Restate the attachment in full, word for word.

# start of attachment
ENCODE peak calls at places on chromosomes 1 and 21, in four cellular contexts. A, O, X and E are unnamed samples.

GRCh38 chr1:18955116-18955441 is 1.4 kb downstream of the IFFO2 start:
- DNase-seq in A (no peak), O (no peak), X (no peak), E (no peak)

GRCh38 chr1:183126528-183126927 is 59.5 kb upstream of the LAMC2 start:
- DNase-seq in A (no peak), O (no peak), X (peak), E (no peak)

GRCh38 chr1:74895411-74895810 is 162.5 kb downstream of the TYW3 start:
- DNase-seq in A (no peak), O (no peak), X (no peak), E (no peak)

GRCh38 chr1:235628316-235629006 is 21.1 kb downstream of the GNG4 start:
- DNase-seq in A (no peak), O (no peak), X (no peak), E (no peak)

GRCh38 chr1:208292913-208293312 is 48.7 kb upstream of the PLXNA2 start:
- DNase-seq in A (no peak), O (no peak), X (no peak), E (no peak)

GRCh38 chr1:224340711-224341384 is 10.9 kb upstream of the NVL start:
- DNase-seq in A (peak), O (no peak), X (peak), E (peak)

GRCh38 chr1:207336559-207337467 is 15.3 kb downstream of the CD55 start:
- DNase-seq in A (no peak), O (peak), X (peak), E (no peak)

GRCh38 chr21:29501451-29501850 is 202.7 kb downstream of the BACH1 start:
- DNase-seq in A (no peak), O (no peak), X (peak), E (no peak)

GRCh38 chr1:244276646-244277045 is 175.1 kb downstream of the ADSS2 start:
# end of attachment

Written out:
ENCODE peak calls at places on chromosomes 1 and 21, in four cellular contexts. A, O, X and E are unnamed samples.

GRCh38 chr1:18955116-18955441 is 1.4 kb downstream of the IFFO2 start:
- DNase-seq in A (no peak), O (no peak), X (no peak), E (no peak)

GRCh38 chr1:183126528-183126927 is 59.5 kb upstream of the LAMC2 start:
- DNase-seq in A (no peak), O (no peak), X (peak), E (no peak)

GRCh38 chr1:74895411-74895810 is 162.5 kb downstream of the TYW3 start:
- DNase-seq in A (no peak), O (no peak), X (no peak), E (no peak)

GRCh38 chr1:235628316-235629006 is 21.1 kb downstream of the GNG4 start:
- DNase-seq in A (no peak), O (no peak), X (no peak), E (no peak)

GRCh38 chr1:208292913-208293312 is 48.7 kb upstream of the PLXNA2 start:
- DNase-seq in A (no peak), O (no peak), X (no peak), E (no peak)

GRCh38 chr1:224340711-224341384 is 10.9 kb upstream of the NVL start:
- DNase-seq in A (peak), O (no peak), X (peak), E (peak)

GRCh38 chr1:207336559-207337467 is 15.3 kb downstream of the CD55 start:
- DNase-seq in A (no peak), O (peak), X (peak), E (no peak)

GRCh38 chr21:29501451-29501850 is 202.7 kb downstream of the BACH1 start:
- DNase-seq in A (no peak), O (no peak), X (peak), E (no peak)

GRCh38 chr1:244276646-244277045 is 175.1 kb downstream of the ADSS2 start: